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Financial Statement Application: Analyzing Financial Performance. Purpose of performance analysis Types of analysis Financial statement analysis Operating analysis MVA and EVA analysis Problems with performance analysis. Overview.

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Financial Statement Application: Analyzing Financial Performance

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Financial statement application analyzing financial performance

Financial Statement Application:Analyzing Financial Performance

  • Purpose of performance analysis

  • Types of analysis

    • Financial statement analysis

    • Operating analysis

    • MVA and EVA analysis

  • Problems with performance analysis


Overview

Overview

  • One of the most important character-istics of a business is its financial performance.

  • Financial performance analysis assesses a business’ financial condition: Does it have the financial capacity to meet its mission.

  • Results sometimes focus on financial strengths and weaknesses.


Overview cont

Overview (Cont.)

  • Several techniques are used:

    • Financial statement analysis focuses on the information in a business’ financial statements with the goal of assessing financial condition.

    • Operating analysis focuses on operating data with the goal of explaining financial performance.

    • MVA and EVA analysis focuses on assessing managerial performance.


Ratio analysis

Ratio Analysis

  • Ratio analysis is a technique used in financial statement analysis (and in other analyses).

  • It combines values from the financial statements to create single numbers that:

    • Have easily interpretable economic significance.

    • Facilitate comparisons.


Interpreting ratios

Interpreting Ratios

  • A single ratio value has little meaning. For example, a total margin of 7.3%.

  • Therefore, two techniques are used to help interpret “the numbers”:

    • Trend (time series) analysis

    • Comparative (cross-sectional) analysis

  • Both techniques will be illustrated in the in the examples to follow.


Ratio analysis categories

Ratio Analysis Categories

  • Profitability: Is the business generating sufficient profits?

  • Liquidity: Can the business meet its cash obligations?

  • Debt management: Right mix of debt and equity?

  • Asset management: Right amount of assets for its utilization level?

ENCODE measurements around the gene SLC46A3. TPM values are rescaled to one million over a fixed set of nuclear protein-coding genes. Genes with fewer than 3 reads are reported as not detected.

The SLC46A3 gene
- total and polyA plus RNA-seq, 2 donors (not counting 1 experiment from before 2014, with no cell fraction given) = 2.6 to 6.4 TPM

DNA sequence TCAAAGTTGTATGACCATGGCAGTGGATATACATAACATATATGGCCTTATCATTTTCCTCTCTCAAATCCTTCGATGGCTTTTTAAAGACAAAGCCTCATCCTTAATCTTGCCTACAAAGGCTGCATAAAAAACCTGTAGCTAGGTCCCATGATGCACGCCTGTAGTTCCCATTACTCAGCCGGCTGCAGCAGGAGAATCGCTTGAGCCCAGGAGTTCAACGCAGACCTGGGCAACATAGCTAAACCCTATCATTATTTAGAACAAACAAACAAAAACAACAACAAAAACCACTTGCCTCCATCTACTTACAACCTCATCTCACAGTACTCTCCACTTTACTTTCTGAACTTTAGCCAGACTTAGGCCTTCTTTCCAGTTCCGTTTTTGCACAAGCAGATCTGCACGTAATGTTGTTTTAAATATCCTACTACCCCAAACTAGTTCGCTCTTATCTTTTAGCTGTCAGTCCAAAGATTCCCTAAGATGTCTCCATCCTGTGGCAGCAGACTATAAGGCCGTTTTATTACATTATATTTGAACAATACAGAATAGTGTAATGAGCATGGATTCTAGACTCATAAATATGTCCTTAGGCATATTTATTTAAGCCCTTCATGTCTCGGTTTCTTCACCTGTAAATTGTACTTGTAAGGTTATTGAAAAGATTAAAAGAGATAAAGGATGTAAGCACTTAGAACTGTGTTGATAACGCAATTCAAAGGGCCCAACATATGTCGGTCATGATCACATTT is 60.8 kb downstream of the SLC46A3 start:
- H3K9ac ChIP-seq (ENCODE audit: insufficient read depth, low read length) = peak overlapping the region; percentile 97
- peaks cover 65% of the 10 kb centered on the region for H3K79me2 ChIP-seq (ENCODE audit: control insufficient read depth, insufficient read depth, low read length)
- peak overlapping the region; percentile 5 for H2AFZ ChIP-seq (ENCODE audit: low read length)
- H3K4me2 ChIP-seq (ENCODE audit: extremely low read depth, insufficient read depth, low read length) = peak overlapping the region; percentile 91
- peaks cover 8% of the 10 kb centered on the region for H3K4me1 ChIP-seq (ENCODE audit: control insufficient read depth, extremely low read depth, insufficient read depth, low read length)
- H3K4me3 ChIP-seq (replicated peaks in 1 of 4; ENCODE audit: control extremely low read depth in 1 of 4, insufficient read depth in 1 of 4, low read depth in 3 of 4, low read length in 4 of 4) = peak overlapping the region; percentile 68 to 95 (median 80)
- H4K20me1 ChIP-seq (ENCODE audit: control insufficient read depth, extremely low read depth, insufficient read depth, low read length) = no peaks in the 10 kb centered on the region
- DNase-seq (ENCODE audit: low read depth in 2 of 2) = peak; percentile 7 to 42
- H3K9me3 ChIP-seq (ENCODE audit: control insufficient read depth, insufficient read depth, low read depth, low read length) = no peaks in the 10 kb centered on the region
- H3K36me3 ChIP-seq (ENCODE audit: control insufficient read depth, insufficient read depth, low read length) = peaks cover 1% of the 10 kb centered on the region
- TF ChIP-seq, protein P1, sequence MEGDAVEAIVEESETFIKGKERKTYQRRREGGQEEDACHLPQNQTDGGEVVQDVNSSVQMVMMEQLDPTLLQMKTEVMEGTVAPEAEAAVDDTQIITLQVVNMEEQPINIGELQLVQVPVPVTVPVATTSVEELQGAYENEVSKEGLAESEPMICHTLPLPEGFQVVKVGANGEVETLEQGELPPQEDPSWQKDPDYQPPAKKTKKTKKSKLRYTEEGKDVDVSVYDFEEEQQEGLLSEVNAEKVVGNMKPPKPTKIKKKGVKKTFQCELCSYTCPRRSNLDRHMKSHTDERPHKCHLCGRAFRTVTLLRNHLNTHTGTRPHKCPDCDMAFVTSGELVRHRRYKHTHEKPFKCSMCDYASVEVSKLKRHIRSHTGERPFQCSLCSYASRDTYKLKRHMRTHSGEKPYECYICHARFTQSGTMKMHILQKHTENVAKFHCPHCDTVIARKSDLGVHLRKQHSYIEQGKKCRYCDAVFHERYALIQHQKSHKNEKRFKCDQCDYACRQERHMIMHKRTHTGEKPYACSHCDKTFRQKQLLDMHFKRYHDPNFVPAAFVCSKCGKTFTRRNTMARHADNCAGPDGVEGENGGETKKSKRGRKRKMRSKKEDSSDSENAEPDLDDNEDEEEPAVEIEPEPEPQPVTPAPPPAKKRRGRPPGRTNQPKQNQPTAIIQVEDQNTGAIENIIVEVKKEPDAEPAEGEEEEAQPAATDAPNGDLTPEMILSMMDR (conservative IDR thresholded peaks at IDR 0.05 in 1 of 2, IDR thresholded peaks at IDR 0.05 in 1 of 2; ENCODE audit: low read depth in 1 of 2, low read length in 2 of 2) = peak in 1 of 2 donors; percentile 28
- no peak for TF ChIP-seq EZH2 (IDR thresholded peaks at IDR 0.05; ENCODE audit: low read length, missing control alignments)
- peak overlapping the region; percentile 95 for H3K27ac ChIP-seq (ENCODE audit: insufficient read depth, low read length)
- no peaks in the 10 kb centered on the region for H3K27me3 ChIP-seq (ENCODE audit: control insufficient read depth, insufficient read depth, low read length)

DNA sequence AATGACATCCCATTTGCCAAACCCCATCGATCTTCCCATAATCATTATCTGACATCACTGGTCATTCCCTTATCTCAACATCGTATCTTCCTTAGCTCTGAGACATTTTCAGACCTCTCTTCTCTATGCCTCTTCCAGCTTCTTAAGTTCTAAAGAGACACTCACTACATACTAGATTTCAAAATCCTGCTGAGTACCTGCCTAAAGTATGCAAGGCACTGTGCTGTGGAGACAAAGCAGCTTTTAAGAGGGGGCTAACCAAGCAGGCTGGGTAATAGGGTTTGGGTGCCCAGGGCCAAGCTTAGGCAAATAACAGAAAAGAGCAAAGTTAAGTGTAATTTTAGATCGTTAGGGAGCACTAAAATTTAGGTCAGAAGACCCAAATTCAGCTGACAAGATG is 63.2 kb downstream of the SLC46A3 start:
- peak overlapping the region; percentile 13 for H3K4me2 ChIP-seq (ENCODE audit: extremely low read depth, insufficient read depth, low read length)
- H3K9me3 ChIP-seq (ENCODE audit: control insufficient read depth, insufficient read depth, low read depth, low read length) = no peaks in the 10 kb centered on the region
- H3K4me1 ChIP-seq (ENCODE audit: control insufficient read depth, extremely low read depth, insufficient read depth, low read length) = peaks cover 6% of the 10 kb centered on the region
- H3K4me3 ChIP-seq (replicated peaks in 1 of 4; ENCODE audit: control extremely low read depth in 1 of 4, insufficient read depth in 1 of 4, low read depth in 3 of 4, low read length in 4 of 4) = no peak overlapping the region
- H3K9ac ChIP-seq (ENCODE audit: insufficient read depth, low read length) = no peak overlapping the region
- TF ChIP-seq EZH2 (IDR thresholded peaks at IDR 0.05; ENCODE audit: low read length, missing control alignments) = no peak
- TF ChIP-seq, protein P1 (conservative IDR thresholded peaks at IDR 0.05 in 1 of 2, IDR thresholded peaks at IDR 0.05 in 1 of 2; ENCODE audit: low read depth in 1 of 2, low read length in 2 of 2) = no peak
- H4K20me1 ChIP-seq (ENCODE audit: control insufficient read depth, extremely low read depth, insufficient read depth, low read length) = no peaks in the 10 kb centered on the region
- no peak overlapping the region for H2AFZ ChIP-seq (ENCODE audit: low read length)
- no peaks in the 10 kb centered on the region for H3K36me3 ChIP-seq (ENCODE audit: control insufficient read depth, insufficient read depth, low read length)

Profitability ratios

Profitability Ratios

  • What do they measure?

    • Total margin - net income/revenue divided by total revenue

    • Operating margin - net income/revenue less non-operating sources of revenue divided total operating revenue

    • Return on assets (ROA) - net income or revenue divided by total assets.

    • Return on equity (ROE) - net income divided by total equity


Profitability ratios continued

Profitability Ratios (continued)

  • Version of net income/revenues to use? (FP vs. NFP)

  • Interpretation of ratios?

  • ROA vs. ROE as a measure of org. profitability?

  • Relationship between ROA and ROE: DuPont analysis


Dupont analysis

DuPont Analysis

  • Allows for more specific determination of profitability

  • ROE as a function of ROA and the equity multiplier

  • Interpretation of DuPont results - identification of highly leveraged organizations


Liquidity ratios

Liquidity Ratios

  • What do they measure?

  • Current ratio (CR): current assets divided by current liabilities

  • Quick ratio (Acid test): current assets less inventory and prepaids divided by current liabilities

  • Days of cash on hand: cash plus securities - average expenses/day


Liquidity ratios continued

Liquidity Ratios (continued)

  • Need for analysis of cash flow statements to identify source(s) of liquidity/lack thereof.


Debt management ratios

Debt Management Ratios

  • What do they measure?

  • Use of debt in FP/NFP organizations

  • Is there such a thing as too much leverage? Leverage and the risk of default

  • Capitalization ratios

  • Coverage ratios


Debt management ratios continued

Debt Management Ratios (continued)

  • Capitalization ratios

    • Total debt to total assets (FP/NFP)

    • Total debt to total equity (FP)

  • Coverage ratios

    • Times interest earned (TIE) ratio - net income/revenue divided by total interest expense

    • Cash flow coverage (CFC) ratio - net income/revenue (cash) divided by debt service expenses (pre-tax)


Asset management ratios

Asset Management Ratios

  • What do they measure?

  • Fixed asset turnover ratio - total revenue divided by NET fixed assets

  • Total asset turnover ratio - total revenue divided by total assets

  • Current asset turnover ratio - total revenue divided by current assets


Asset management ratios continued

Asset Management Ratios (continued)

  • Net days in accounts receivable (NDAR) - net A/R divided by average net daily patient service revenue

  • Other analytical methods

    • Common size analysis - rationale

    • Trend analysis - rationale

    • % change analysis - rationale

    • MVA and EVA analysis


Mva eva analysis

MVA/EVA Analysis

  • Rationale for use

  • Market value added (MVA) analysis

    • What does it measure?

    • Difference between market value and book value of shareholder equity stake

    • How to estimate?


Mva eva analysis continued